A look back at the anti-Catholic media coverage when JFK ran for President

For all the verbiage heaped on that historic showdown between Kennedy and a fellow senator, Hubert Humphrey of Minnesota, a political historian at West Virginia Wesleyan says the religious issue was “exaggerated” by the national media.

In fact, professor Robert Rupp says, when the boyishly handsome Kennedy swept into the mountains out of Massachusetts, the real issue of the day was the economy.

America had been stung by a recession two years earlier and West Virginia found itself particularly damaged, with coal and steel production suffering. The jobless rate was the highest in the nation, and lame-duck President Dwight Eisenhower incurred the wrath of many mired in the deepening recession.

Boarded-up windows in vacated business structures were dubbed “Eisenhower Curtains.”

Yet for all of the misery prevalent in the Mountain State five decades ago, the national media riveted its attention almost exclusively on where Kennedy worshipped.

“It’s obvious that it was exaggerated in terms of the degree of prejudice in the state,” Rupp said in an interview.

“Facts don’t matter. Perceptions. You could make the point that the national press made this into a religious referendum. The way a lot of the newspapers reported it, that was the only angle.”

Rupp pointed to the coverage of a New York Times political correspondent, Bill Lawrence, that implied “a bigot behind every bush” in West Virginia.

Each time he covered a speech by the two Democratic heavyweights, Rupp says, the correspondent “went out and found some bigot that said, ‘I’m not gong to vote some Catholic.’ It was almost bordering on a joke.”

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Kennedy had a “morally destructive” effect on two generations of Catholic politicians

Fifty years ago this fall, in September 1960, Sen. John F. Kennedy, the Democratic candidate for president, spoke to the Greater Houston Ministerial Association. He had one purpose. He needed to convince 300 uneasy Protestant ministers, and the country at large, that a Catholic like himself could serve loyally as our nation’s chief executive. Kennedy convinced the country, if not the ministers, and went on to be elected. And his speech left a lasting mark on American politics. It was sincere, compelling, articulate – and wrong. Not wrong about the patriotism of Catholics, but wrong about American history and very wrong about the role of religious faith in our nation’s life. And he wasn’t merely “wrong.” His Houston remarks profoundly undermined the place not just of Catholics, but of all religious believers, in America’s public life and political conversation. Today, half a century later, we’re paying for the damage.

Now those are strong statements. So I’ll try to explain them by doing three things. First, I want to look at the problems in what Kennedy actually said. Second, I want to reflect on what a proper Christian approach to politics and public service might look like. And last, I want to examine where Kennedy’s speech has led us – in other words, the realities we face today, and what Christians need to do about those realities.

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And the follow-up

Tom Roeser and the spirit of Fr. Ernie respond to certain Catholic commentators, politicians

Catholics bound by the moral law can agreeably participate in the secular political system where civil law may contradict the moral. But in no sense should the civil law intrude upon the conscience of the Catholic and require his compliance… nor frankly can the Catholic inflict the Church’s morals on the state beyond what is understood as the democratic process.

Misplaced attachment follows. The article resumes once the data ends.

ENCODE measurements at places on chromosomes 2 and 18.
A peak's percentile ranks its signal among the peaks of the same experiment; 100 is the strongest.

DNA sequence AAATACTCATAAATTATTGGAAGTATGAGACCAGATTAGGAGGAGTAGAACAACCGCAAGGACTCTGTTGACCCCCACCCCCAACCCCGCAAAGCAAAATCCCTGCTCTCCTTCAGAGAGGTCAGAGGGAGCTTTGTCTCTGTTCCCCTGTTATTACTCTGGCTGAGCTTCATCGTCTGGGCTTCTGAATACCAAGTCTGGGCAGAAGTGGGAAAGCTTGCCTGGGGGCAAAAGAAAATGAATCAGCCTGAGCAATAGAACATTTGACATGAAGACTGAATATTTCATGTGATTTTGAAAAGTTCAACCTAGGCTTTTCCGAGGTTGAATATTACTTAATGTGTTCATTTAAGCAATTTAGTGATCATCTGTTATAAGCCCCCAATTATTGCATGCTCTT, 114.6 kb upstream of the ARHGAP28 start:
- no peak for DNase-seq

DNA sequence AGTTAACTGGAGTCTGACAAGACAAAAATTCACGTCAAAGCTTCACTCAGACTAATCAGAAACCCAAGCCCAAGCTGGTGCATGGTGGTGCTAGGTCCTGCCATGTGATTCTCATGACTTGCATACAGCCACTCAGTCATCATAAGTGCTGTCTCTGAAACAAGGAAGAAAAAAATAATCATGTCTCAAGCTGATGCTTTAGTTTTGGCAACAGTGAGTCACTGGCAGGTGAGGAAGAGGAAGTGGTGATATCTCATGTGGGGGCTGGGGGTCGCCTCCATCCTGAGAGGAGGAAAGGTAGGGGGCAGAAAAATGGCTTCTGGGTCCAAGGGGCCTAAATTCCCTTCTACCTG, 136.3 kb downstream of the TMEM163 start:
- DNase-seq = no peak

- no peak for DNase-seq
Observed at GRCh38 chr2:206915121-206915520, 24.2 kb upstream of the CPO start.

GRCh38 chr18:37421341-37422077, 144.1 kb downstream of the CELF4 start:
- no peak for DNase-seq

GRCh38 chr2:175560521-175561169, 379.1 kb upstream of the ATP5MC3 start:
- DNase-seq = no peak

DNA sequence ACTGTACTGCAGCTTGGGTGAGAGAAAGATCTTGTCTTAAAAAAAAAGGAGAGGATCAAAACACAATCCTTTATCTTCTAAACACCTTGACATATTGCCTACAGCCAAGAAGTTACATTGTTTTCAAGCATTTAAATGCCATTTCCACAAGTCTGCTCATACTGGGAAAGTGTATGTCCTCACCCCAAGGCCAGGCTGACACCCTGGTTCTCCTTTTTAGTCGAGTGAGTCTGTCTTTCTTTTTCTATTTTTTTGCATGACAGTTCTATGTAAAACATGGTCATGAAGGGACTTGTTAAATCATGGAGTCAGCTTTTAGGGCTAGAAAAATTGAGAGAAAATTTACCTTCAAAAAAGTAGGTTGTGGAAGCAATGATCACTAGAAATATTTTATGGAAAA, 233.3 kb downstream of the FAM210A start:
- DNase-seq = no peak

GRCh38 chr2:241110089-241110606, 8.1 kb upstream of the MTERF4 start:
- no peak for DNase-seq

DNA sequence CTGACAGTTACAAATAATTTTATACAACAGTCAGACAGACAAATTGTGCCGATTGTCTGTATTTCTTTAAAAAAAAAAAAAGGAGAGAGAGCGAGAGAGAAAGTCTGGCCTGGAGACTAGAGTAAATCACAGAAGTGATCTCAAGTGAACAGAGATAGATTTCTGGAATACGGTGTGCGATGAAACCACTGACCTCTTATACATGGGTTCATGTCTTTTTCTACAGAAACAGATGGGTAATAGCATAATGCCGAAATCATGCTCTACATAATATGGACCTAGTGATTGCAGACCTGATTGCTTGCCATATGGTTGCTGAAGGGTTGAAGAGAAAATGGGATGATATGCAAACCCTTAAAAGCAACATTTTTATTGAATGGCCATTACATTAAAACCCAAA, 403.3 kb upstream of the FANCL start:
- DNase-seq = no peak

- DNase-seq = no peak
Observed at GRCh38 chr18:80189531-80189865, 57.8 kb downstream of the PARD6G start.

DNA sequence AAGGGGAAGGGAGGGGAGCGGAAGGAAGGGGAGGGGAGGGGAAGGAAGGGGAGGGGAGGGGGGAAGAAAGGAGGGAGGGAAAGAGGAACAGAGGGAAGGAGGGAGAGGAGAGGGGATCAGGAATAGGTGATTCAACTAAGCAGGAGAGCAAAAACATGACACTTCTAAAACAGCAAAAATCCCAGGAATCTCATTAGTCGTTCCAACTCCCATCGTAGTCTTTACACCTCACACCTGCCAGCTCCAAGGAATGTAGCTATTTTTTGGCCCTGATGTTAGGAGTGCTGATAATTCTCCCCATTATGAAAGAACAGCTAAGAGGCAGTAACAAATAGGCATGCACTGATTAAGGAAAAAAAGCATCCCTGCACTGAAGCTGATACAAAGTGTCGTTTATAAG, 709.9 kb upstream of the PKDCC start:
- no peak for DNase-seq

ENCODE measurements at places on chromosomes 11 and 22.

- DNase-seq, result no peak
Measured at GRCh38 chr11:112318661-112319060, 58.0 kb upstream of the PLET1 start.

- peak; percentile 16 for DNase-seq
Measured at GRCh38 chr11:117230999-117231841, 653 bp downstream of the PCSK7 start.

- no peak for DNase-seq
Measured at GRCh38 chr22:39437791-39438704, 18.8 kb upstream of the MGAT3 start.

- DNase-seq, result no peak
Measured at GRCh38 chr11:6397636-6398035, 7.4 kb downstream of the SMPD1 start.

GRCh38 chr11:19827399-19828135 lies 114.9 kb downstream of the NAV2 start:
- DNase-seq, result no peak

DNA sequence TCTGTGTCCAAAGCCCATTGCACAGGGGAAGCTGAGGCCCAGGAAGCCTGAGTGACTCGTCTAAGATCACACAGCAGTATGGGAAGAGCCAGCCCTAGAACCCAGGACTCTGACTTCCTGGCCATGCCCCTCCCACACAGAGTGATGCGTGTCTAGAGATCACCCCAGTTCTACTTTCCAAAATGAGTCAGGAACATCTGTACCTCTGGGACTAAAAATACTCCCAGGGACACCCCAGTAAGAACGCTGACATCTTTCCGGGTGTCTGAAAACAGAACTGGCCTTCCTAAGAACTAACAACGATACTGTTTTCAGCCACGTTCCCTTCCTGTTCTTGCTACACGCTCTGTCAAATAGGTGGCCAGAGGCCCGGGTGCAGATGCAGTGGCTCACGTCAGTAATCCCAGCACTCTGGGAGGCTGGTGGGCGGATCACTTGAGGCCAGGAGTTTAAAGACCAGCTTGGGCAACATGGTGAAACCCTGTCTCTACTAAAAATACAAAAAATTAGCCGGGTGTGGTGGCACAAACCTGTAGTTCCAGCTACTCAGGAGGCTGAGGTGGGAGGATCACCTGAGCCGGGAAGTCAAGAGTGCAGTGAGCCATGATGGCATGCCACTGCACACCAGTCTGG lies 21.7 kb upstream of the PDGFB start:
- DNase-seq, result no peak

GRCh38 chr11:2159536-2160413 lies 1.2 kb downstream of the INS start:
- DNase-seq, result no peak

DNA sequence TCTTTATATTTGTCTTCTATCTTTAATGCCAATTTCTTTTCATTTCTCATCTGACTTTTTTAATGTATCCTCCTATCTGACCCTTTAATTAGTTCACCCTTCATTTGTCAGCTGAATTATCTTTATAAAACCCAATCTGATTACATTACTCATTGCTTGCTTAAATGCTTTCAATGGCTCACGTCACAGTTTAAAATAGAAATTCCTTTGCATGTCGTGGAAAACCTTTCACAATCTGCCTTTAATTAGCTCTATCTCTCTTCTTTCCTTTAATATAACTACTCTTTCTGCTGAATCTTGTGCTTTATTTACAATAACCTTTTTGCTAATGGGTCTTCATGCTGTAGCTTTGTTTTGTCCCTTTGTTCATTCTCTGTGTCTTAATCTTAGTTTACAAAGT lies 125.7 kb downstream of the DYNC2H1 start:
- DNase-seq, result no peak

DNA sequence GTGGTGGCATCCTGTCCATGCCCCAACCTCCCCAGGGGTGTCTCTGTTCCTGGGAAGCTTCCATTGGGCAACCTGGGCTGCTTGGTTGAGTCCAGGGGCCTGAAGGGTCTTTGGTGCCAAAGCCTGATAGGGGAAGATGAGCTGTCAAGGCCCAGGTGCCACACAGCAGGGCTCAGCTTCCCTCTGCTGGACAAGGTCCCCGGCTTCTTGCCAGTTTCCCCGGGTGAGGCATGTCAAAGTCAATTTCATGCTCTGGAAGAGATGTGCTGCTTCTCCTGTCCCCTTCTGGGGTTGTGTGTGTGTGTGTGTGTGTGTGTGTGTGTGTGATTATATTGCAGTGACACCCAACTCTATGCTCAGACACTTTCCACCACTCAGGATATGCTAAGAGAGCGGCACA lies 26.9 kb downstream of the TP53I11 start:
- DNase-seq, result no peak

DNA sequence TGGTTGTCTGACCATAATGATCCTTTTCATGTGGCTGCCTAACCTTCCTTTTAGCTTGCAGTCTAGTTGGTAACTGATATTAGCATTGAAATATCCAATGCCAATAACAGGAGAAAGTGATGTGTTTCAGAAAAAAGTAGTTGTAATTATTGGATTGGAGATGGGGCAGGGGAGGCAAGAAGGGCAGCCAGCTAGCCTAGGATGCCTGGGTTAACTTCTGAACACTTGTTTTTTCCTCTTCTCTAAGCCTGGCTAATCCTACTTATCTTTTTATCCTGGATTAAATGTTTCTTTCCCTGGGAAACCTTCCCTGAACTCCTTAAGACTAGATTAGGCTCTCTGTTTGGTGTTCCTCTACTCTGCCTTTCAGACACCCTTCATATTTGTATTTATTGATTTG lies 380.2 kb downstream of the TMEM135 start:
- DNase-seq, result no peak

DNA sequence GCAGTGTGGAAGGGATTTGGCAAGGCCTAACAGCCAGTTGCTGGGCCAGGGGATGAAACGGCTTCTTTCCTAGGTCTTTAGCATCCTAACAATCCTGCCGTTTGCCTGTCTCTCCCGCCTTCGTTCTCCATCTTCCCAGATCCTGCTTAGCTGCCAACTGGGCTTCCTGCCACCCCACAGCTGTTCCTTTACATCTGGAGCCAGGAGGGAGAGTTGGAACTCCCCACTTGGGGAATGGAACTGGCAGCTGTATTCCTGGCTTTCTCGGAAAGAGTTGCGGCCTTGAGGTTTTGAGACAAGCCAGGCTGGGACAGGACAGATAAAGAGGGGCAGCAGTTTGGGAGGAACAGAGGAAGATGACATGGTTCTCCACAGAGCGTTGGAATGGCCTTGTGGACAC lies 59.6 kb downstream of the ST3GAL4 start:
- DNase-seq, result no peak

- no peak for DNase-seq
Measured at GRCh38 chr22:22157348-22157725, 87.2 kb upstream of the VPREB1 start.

It is important to accept this as Murray’s wise guide-and nothing more. It certainly didn’t mean that Murray recommended that Catholics surrender their consciences and bow to unjust civil law. Far from it. But this is what John F. Kennedy implied when he addressed the Houston ministerial association in a speech written by one John Cogley, who ultimately left the Church. In his speech Kennedy assuaged the Protestant ministers by saying that he would not inflict his Church’s views on the country, that he would serve as president who happened to be Catholic-not as a Catholic president. This sounded dangerously scandalous to one of Catholic formation-except that Kennedy added this which I paraphrase: if an issue ever arises where civil action contradicts my religious conscience, I shall resign. That was enough to close the credibility gap.

Not that the John Kennedy we have come to understand would allow his Catholicism to interfere with his duties. In fact it is commonly known now that he did in fact allow sexual immorality to coincide with his duties and in fact it is still an open question as to whether his immorality… his promiscuous attentions to a young woman also the mistress of a Mafia chieftain… did him in! I shall not digress further! [Laughter].

… “There are two powers by which this world is chiefly ruled: the sacred authority of the Popes and the royal power. Of these the priestly power is much more important because it has to render account for the Kings of men themselves at the Divine Tribunal. For you know that although you have the highest place in dignity over the human race, yet you must submit yourself faithfully to those who have charge of divine things and look to them for the means of your salvation… For if in matters pertaining to the administration of public discipline, the bishops of the Church, knowing that the Empire has been conferred on you by divine instrumentality, are themselves obedient to your laws, lest in purely material affairs contrary opinions may seem to be voiced, with what willingness I ask you, should you obey those to whom is assigned the administration of divine mysteries?”

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